Updated: Oct 07, 2021
  • Author: Nan G O'Connell, MD; Chief Editor: Christine Isaacs, MD  more...
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Amniotomy (also referred to as artificial rupture of membranes [AROM]) is the procedure by which the amniotic sac is deliberately ruptured so as to cause the release of amniotic fluid. Amniotomy is usually performed for the purpose of inducing or expediting labor or in anticipation of the placement of internal monitors (uterine pressure catheters or fetal scalp electrodes). It is typically done at the bedside in the labor and delivery suite.


Indications and Contraindications

Amniotomy is indicated in the following situations:

  • When internal fetal or uterine monitoring is needed [1]

  • For induction of labor, usually in conjunction with an oxytocin infusion [2, 3, 4, 5, 6, 7] ; a meta-analysis showed that routine early amniotomy after cervical ripening does not increase the risk of cesarean delivery [8]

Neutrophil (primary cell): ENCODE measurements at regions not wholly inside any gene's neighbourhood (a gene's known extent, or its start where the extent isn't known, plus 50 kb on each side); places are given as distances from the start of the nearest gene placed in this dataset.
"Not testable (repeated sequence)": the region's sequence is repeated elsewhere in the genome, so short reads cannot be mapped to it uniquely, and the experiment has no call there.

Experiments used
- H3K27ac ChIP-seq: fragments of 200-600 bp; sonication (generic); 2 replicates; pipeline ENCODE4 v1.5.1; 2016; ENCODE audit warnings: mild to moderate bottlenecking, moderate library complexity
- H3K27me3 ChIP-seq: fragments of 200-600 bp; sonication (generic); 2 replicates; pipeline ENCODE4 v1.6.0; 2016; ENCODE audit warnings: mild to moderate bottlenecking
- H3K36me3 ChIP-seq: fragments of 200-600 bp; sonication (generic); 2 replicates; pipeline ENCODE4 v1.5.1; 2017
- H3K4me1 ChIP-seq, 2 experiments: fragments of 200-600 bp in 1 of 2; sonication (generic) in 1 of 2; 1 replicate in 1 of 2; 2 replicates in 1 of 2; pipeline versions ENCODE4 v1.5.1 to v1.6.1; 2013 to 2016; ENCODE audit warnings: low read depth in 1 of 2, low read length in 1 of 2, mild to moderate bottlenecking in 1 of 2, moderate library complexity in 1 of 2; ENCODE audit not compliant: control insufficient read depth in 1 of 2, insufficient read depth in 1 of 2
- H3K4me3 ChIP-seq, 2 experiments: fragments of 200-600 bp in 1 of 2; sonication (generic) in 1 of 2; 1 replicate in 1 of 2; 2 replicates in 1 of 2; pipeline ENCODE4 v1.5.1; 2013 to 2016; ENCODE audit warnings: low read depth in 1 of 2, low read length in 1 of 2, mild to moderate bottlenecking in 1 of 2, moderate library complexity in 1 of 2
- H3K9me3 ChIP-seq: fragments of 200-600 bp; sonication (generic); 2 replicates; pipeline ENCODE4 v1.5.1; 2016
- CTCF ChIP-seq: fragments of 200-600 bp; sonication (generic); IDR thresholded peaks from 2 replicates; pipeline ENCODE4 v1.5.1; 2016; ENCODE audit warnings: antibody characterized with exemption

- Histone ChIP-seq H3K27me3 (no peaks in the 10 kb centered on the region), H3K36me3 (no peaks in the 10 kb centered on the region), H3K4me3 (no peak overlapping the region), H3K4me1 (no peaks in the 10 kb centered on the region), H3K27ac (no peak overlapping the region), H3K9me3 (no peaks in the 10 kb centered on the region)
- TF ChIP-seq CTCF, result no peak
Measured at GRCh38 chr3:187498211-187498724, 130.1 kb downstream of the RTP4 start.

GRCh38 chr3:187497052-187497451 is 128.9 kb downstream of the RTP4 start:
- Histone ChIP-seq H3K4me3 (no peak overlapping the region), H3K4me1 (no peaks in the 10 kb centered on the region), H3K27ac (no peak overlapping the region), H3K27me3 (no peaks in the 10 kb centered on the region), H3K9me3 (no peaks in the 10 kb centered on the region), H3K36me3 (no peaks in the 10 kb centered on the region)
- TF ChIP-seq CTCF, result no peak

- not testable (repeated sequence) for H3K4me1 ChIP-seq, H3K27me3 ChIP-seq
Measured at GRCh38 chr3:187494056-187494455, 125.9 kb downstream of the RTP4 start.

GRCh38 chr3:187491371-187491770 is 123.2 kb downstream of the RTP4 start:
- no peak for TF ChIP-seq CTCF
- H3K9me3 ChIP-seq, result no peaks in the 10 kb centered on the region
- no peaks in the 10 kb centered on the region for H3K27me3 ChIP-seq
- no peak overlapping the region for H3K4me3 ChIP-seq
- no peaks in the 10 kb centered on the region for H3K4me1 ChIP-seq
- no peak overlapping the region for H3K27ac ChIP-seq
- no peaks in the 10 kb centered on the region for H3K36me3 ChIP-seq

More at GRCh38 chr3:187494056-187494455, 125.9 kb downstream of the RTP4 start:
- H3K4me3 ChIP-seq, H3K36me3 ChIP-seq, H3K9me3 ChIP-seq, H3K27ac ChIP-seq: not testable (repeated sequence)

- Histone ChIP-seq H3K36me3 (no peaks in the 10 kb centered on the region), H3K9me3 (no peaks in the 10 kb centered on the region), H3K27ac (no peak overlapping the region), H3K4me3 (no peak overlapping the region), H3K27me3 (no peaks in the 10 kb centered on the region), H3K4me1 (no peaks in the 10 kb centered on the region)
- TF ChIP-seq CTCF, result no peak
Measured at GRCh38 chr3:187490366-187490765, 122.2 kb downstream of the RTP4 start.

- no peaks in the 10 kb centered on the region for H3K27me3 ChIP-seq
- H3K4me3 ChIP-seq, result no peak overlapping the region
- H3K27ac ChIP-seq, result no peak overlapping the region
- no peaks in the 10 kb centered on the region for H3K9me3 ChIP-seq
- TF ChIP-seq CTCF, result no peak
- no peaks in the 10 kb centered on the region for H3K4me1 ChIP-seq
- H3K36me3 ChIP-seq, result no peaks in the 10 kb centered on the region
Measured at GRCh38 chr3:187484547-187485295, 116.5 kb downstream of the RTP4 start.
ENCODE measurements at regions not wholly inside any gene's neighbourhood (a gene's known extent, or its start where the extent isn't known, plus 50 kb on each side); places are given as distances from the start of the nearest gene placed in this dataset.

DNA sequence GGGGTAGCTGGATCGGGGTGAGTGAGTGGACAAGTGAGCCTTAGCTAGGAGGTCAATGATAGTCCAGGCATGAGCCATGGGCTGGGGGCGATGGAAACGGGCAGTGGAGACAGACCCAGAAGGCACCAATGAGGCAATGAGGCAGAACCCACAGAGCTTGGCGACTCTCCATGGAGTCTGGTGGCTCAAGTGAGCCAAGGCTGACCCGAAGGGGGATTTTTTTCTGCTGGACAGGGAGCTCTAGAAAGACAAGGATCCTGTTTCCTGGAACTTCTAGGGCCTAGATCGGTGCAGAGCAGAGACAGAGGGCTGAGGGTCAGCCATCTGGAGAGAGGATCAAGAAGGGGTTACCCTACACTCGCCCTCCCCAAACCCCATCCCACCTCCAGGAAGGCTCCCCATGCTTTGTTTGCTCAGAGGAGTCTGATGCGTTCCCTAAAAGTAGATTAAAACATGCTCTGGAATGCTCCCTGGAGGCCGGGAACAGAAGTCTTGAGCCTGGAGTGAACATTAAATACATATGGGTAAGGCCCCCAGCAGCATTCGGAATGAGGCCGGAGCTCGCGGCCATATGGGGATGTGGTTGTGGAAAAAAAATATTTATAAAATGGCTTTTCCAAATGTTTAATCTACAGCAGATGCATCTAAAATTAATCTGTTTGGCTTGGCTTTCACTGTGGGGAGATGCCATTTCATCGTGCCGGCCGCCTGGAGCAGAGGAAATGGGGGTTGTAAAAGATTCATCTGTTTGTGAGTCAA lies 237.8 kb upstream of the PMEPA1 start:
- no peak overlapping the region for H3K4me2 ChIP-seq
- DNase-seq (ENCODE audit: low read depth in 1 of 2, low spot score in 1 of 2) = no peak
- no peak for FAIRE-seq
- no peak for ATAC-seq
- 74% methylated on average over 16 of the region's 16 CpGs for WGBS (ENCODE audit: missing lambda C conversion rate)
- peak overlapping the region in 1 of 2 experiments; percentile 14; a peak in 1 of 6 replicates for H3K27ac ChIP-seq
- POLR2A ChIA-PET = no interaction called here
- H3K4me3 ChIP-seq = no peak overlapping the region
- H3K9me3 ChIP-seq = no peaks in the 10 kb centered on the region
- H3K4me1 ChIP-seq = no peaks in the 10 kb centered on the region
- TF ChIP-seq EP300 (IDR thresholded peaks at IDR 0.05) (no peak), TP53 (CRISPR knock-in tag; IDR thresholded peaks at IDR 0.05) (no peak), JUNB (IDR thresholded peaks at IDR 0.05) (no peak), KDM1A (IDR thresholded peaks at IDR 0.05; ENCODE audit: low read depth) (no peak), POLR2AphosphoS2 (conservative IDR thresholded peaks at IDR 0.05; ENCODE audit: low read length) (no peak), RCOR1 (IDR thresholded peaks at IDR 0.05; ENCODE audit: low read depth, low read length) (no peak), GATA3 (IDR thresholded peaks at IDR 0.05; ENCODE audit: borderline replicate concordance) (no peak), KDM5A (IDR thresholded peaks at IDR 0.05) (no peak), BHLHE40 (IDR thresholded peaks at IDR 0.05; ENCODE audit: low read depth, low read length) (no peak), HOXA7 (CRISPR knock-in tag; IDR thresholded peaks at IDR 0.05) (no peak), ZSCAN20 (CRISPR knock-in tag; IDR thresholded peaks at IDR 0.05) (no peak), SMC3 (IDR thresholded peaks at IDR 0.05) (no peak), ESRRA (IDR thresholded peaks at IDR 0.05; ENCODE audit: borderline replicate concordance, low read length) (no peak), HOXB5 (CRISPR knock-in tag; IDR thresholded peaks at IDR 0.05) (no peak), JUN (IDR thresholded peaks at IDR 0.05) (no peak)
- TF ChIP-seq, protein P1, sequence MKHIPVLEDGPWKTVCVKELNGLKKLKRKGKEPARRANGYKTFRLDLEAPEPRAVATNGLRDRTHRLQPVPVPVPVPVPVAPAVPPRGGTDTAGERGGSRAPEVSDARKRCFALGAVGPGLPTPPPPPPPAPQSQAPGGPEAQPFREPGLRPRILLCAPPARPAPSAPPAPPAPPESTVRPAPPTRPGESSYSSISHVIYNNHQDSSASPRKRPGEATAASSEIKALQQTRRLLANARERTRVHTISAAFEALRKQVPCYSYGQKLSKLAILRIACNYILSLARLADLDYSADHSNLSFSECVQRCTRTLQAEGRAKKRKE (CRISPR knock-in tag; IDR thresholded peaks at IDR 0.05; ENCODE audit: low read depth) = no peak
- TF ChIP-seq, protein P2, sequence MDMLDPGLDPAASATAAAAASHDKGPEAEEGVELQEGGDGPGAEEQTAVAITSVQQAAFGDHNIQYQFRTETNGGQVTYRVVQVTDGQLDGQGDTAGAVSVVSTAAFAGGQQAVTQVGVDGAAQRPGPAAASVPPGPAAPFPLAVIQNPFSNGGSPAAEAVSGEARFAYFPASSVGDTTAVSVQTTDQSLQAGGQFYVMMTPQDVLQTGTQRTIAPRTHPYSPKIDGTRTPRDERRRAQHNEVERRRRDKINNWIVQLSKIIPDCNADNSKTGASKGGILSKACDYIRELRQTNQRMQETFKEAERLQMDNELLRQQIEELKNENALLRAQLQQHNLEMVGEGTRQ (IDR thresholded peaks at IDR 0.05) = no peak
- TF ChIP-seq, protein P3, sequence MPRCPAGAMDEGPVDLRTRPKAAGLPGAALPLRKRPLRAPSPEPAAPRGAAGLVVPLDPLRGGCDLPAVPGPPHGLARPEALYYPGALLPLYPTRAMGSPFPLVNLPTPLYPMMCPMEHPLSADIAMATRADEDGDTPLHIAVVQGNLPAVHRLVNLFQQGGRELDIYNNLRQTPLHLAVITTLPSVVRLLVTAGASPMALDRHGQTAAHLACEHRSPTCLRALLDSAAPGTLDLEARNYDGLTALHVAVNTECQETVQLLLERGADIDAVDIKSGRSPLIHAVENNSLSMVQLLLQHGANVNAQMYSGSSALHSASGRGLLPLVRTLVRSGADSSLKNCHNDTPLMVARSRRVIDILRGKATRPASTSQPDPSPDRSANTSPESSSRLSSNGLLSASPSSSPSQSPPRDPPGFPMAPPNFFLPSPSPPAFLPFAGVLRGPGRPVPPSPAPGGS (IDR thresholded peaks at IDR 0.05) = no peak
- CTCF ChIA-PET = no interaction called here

• For augmentation of labor, in that amniotomy leads to an increase in plasma prostaglandins [9] ; data on the effectiveness of labor augmentation are mixed [10, 11]

Amniotomy may be contraindicated in the following situations:

  • Known or suspected vasa previa

  • Any contraindications to vaginal delivery

  • Unengaged presenting part (although this obstacle may be overcome with the use of a controlled amniotomy or the application of fundal or suprapubic pressure)